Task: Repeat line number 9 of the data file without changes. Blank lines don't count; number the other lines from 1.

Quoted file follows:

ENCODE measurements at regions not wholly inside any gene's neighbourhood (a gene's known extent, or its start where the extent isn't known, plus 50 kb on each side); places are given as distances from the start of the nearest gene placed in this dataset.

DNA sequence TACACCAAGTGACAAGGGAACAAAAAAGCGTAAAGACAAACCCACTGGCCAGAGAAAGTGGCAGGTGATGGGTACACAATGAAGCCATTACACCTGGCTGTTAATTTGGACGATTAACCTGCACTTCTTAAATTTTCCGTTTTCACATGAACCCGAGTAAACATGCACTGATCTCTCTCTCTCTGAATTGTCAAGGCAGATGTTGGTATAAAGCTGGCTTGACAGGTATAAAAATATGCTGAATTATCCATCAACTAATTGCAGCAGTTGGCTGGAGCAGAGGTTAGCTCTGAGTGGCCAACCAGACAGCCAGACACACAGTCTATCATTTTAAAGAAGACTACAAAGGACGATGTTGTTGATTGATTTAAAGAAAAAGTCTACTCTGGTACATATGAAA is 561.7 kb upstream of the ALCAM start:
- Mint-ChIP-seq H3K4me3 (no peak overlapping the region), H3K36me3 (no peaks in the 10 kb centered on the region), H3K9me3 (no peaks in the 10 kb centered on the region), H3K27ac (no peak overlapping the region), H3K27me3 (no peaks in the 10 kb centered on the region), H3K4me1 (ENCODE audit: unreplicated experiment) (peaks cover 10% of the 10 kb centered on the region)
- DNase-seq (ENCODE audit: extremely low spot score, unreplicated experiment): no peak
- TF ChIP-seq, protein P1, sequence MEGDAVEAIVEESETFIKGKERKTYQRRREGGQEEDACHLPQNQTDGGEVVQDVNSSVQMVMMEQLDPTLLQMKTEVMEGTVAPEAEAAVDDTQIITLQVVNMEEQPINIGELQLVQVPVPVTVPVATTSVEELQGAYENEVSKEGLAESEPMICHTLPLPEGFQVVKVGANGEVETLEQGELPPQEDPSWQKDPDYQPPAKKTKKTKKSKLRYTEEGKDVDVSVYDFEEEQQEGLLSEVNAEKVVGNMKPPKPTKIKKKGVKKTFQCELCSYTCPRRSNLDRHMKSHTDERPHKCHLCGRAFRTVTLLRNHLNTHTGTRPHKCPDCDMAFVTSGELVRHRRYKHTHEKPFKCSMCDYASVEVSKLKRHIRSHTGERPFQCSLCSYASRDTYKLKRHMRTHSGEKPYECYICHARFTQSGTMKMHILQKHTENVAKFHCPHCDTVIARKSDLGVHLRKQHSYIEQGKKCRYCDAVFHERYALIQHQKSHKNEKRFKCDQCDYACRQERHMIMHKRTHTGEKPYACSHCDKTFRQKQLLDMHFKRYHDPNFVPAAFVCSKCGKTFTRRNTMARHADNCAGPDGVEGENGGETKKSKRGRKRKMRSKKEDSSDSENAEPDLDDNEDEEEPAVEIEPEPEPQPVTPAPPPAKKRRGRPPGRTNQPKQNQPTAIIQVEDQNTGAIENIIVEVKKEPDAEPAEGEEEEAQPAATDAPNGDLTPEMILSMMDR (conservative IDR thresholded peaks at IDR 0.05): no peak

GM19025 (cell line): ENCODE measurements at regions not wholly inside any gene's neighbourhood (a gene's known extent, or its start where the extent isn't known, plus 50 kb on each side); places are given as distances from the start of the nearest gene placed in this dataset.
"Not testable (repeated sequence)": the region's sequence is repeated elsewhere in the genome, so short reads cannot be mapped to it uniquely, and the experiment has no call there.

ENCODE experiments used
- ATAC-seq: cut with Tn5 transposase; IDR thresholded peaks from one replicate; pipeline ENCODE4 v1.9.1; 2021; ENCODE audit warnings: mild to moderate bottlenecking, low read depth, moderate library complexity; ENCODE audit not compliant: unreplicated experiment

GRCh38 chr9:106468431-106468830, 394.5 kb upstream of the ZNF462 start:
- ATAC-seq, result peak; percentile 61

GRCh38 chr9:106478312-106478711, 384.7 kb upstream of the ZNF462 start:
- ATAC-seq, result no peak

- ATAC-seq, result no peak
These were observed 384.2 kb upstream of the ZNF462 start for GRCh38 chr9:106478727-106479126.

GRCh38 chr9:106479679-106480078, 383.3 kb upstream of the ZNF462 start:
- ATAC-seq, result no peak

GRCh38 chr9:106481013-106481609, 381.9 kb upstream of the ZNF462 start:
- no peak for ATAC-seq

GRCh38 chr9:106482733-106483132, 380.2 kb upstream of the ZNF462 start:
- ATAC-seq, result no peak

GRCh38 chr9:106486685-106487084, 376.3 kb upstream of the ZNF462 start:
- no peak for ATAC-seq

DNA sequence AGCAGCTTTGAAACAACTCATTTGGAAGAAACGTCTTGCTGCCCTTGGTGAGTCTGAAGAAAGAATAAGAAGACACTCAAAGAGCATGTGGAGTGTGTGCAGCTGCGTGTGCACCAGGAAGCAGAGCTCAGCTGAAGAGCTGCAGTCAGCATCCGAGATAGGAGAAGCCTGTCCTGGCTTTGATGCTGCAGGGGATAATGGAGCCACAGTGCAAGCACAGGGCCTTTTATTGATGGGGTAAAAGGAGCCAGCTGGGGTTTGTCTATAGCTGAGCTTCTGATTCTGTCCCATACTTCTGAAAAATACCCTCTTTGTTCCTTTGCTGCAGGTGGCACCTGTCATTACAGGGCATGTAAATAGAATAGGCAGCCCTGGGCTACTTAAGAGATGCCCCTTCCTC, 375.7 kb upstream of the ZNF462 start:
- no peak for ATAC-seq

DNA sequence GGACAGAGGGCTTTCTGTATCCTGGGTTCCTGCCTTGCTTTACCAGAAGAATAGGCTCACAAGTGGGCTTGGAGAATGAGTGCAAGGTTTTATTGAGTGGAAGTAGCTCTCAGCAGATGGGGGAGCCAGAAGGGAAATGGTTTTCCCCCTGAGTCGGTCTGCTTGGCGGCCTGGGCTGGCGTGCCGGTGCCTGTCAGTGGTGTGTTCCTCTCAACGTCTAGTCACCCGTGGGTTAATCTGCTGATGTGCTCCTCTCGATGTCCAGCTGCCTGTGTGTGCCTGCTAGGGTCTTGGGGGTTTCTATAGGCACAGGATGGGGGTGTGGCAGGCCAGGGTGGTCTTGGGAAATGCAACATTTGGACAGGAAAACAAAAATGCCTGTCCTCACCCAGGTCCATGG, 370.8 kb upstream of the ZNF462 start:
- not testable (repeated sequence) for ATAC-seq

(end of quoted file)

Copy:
- ATAC-seq: cut with Tn5 transposase; IDR thresholded peaks from one replicate; pipeline ENCODE4 v1.9.1; 2021; ENCODE audit warnings: mild to moderate bottlenecking, low read depth, moderate library complexity; ENCODE audit not compliant: unreplicated experiment